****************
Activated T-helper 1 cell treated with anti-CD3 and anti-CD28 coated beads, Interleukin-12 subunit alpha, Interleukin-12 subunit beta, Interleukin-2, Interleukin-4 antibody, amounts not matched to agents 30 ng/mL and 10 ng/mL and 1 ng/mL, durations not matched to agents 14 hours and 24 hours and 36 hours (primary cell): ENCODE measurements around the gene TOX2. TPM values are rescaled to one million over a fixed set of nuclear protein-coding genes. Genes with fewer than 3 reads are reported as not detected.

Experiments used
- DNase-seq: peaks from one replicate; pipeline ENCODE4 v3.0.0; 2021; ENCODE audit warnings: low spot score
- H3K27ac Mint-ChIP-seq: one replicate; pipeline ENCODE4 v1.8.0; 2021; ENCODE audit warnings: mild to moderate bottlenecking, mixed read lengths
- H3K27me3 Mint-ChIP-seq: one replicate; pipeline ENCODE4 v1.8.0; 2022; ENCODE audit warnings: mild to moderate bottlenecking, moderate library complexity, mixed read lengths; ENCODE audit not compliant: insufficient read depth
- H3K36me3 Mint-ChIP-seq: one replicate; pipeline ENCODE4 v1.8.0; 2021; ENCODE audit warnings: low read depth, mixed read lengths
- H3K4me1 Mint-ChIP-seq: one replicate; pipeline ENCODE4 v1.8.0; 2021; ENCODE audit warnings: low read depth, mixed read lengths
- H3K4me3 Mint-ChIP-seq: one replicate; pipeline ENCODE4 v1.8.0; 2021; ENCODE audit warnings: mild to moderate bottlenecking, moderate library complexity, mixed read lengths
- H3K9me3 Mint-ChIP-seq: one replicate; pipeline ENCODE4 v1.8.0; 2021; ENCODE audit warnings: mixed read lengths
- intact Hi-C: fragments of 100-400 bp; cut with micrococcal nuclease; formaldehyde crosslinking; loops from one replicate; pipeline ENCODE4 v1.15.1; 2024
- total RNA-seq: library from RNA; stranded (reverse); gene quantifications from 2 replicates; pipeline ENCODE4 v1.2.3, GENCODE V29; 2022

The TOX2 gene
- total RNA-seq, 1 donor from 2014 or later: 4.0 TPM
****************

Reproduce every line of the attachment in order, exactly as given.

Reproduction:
Activated T-helper 1 cell treated with anti-CD3 and anti-CD28 coated beads, Interleukin-12 subunit alpha, Interleukin-12 subunit beta, Interleukin-2, Interleukin-4 antibody, amounts not matched to agents 30 ng/mL and 10 ng/mL and 1 ng/mL, durations not matched to agents 14 hours and 24 hours and 36 hours (primary cell): ENCODE measurements around the gene TOX2. TPM values are rescaled to one million over a fixed set of nuclear protein-coding genes. Genes with fewer than 3 reads are reported as not detected.

Experiments used
- DNase-seq: peaks from one replicate; pipeline ENCODE4 v3.0.0; 2021; ENCODE audit warnings: low spot score
- H3K27ac Mint-ChIP-seq: one replicate; pipeline ENCODE4 v1.8.0; 2021; ENCODE audit warnings: mild to moderate bottlenecking, mixed read lengths
- H3K27me3 Mint-ChIP-seq: one replicate; pipeline ENCODE4 v1.8.0; 2022; ENCODE audit warnings: mild to moderate bottlenecking, moderate library complexity, mixed read lengths; ENCODE audit not compliant: insufficient read depth
- H3K36me3 Mint-ChIP-seq: one replicate; pipeline ENCODE4 v1.8.0; 2021; ENCODE audit warnings: low read depth, mixed read lengths
- H3K4me1 Mint-ChIP-seq: one replicate; pipeline ENCODE4 v1.8.0; 2021; ENCODE audit warnings: low read depth, mixed read lengths
- H3K4me3 Mint-ChIP-seq: one replicate; pipeline ENCODE4 v1.8.0; 2021; ENCODE audit warnings: mild to moderate bottlenecking, moderate library complexity, mixed read lengths
- H3K9me3 Mint-ChIP-seq: one replicate; pipeline ENCODE4 v1.8.0; 2021; ENCODE audit warnings: mixed read lengths
- intact Hi-C: fragments of 100-400 bp; cut with micrococcal nuclease; formaldehyde crosslinking; loops from one replicate; pipeline ENCODE4 v1.15.1; 2024
- total RNA-seq: library from RNA; stranded (reverse); gene quantifications from 2 replicates; pipeline ENCODE4 v1.2.3, GENCODE V29; 2022

The TOX2 gene
- total RNA-seq, 1 donor from 2014 or later: 4.0 TPM